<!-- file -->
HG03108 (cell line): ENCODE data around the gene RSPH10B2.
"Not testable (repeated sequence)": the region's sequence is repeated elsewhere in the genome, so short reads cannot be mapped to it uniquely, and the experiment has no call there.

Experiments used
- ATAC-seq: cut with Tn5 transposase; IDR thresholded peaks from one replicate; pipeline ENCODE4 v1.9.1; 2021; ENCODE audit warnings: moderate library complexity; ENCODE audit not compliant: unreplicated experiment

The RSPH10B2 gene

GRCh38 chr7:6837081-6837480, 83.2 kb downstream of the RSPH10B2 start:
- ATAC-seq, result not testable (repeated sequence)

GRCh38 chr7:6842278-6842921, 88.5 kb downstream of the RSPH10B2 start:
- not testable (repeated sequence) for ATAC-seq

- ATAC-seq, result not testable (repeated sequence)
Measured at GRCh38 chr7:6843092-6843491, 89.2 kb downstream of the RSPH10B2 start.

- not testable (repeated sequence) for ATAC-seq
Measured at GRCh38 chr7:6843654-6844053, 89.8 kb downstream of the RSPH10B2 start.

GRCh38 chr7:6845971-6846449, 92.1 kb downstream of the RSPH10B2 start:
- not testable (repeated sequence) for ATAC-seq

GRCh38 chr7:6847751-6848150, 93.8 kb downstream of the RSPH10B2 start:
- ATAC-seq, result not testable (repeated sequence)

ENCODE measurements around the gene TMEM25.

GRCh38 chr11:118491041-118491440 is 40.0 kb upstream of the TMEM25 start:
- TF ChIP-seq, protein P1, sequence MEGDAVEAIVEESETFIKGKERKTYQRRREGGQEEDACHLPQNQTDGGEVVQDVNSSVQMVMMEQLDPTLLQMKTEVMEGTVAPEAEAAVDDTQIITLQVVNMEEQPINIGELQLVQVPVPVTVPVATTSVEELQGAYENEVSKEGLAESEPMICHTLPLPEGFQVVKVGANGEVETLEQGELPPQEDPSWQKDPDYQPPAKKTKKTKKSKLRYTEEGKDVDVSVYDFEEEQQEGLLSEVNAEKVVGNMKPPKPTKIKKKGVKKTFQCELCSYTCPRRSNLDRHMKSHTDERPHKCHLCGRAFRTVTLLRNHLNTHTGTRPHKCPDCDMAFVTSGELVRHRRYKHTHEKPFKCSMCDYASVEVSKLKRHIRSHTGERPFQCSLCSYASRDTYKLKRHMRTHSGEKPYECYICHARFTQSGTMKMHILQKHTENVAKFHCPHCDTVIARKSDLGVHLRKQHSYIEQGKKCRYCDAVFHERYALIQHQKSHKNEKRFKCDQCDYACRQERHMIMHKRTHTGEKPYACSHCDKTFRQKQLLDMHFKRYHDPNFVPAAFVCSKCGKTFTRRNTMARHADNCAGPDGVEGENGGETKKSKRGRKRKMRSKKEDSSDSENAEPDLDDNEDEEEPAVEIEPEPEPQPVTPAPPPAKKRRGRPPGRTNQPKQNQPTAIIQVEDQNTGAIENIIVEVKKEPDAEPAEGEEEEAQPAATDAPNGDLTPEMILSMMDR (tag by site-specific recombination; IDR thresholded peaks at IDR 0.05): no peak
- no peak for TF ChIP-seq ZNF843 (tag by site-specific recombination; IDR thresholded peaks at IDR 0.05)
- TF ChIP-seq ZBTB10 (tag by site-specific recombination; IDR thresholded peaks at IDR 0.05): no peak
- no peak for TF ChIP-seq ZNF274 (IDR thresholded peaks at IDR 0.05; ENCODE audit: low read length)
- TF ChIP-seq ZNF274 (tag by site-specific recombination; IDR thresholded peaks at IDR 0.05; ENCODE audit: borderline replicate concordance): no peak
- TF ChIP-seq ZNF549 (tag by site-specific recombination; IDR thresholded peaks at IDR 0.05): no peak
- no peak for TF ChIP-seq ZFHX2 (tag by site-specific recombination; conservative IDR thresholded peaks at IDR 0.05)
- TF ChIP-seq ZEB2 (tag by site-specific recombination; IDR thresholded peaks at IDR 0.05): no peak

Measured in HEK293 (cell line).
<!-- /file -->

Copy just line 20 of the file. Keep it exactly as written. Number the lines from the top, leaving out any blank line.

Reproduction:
- TF ChIP-seq, protein P1, sequence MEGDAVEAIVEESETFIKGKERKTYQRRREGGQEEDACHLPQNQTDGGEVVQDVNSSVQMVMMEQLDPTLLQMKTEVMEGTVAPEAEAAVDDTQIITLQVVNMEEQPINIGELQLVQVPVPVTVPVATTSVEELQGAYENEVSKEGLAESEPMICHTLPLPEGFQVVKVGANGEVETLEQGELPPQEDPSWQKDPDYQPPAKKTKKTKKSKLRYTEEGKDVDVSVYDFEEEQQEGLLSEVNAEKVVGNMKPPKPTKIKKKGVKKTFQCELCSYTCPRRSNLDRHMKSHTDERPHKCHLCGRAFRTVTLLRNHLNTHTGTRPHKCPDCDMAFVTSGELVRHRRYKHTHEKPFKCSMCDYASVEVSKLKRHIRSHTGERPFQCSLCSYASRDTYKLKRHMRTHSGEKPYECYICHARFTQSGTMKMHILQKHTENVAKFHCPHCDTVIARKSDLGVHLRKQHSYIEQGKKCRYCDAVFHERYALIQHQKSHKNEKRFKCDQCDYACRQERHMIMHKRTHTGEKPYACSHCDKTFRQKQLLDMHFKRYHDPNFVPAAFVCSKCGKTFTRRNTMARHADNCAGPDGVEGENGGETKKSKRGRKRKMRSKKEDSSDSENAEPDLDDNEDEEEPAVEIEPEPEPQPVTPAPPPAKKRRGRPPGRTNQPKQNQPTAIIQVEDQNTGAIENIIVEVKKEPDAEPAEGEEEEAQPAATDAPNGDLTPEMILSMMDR (tag by site-specific recombination; IDR thresholded peaks at IDR 0.05): no peak